Legalization of West Bank outposts makes a mockery of peace and law

Legalization of West Bank outposts makes a mockery of peace and law

Legalization of West Bank outposts makes a mockery of peace and law
Jewish settlers in Eviatar, an Israeli outpost near the Palestinian village of Beita, in the Israeli-occupied West Bank. (Reuters)
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Former Israeli Attorney General Avichai Mandelblit was on the receiving end of a great deal of criticism for much of his tenure. Some might argue that he must have done something right to face disapproval from all political camps, much of the media and other segments in society. But I would like to add one further layer of criticism as he leaves the public stage at least temporarily — and it concerns Mandelblit’s endorsement and legitimization of lawbreaking, which is not something we expect from one of the most senior figures in charge of upholding the laws of the country.
Undoubtedly, Mandelblit, who left office on Feb. 1, was extremely meticulous in fulfilling his duties throughout his six years of heading up the legal system of the executive branch and of the public prosecution, even if he was, by all accounts, too lenient with politicians who went astray and engaged in corruption. However, when it came to the Occupied Territories and Israel’s treatment of the Palestinians, he suffered from a severe legal and moral blind spot. In one of his last acts in the job, Mandelblit approved a deal authorizing the resettlement of the outpost of Eviatar in the West Bank, which is the focus of this specific irritation.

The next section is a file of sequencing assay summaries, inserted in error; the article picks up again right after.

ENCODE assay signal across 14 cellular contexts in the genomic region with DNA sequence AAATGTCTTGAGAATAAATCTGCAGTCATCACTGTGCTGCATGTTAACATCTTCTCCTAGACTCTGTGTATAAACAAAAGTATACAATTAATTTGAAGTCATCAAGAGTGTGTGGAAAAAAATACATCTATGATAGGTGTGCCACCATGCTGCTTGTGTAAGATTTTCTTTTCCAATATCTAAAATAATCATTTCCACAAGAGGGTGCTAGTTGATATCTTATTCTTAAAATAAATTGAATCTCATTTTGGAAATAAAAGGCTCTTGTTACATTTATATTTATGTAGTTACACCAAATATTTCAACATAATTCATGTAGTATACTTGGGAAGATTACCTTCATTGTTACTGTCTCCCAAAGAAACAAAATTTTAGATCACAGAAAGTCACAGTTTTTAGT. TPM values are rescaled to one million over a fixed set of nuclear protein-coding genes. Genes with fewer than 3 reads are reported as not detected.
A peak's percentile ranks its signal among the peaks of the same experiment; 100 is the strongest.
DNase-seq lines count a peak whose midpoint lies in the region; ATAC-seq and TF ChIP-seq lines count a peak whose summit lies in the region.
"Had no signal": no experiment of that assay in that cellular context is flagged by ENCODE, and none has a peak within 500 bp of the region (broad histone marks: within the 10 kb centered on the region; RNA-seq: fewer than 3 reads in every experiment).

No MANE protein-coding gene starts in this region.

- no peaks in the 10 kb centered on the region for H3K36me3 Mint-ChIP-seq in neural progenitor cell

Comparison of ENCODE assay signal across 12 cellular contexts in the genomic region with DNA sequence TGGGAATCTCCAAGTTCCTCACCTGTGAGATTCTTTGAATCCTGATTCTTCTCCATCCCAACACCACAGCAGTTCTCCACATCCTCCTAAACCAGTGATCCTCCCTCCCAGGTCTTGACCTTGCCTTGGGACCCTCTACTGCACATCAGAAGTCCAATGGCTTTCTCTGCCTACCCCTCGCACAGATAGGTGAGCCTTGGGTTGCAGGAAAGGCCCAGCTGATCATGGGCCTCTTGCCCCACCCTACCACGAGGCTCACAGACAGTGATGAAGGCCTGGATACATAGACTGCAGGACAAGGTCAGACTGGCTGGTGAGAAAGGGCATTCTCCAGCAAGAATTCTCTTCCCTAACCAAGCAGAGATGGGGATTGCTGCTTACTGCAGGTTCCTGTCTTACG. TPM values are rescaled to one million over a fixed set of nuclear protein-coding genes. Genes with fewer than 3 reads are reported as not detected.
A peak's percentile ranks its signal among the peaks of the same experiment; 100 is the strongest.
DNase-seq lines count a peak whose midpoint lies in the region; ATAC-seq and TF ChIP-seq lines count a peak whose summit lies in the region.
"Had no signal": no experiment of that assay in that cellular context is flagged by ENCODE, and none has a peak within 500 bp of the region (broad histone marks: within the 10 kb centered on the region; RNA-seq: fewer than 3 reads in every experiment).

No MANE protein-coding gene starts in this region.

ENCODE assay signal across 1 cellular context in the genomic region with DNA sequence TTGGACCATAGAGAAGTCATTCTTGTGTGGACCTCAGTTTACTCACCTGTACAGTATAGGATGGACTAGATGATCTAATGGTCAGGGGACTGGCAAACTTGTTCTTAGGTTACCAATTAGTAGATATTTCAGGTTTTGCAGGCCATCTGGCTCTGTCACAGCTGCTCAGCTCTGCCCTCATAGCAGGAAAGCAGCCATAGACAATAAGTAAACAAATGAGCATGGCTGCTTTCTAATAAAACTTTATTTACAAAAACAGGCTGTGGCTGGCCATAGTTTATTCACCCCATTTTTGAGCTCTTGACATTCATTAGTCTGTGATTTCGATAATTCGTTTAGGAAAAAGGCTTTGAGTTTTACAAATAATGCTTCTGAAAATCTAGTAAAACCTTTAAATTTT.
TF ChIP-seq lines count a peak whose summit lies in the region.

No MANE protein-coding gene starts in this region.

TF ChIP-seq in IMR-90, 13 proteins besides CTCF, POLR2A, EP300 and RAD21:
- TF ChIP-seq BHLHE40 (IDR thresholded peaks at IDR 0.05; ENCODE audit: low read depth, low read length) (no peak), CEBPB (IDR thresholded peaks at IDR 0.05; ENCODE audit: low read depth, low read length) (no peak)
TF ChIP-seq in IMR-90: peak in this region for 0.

According to the Israeli organization Peace Now, there are currently 140 outposts in the West Bank, in addition to 132 settlements approved by the Israeli government. From an international law perspective, there is no difference between these two types of community. Article 49 of the Fourth Geneva Convention states: “The occupying power shall not deport or transfer parts of its own civilian population into the territory it occupies.” In addition, international law also prohibits the confiscation of private property. This makes the entire settlement project, with its approximately 600,000 Israeli residents, illegal.
However, when it comes to the Palestinians, Israeli law entirely ignores international law and has its own definitions regarding the legal status of the lands it occupied in the war of 1967. East Jerusalem, for instance, was annexed and hence Israeli law applies to it, even though its Palestinian residents do not enjoy the same rights as their Jewish neighbors. Similarly, Israeli law was applied to those parts of the Golan Heights that were taken from Syria and occupied.
As for the West Bank, the 132 settlements where the vast majority of the Jewish settlers live are regarded by Israel as legal because they were approved by the government, while the outposts, which are usually small in terms of population, are regarded as illegal even by the Israeli authorities. Those who live there represent the most extreme and dangerous factions of the settler movement. They treat the territory as if it were the Wild West Bank, where they are the sheriffs. Most of these outposts contain makeshift structures aimed at creating features on the land that would be difficult, if not impossible, for the Israeli authorities to dismantle under any circumstances.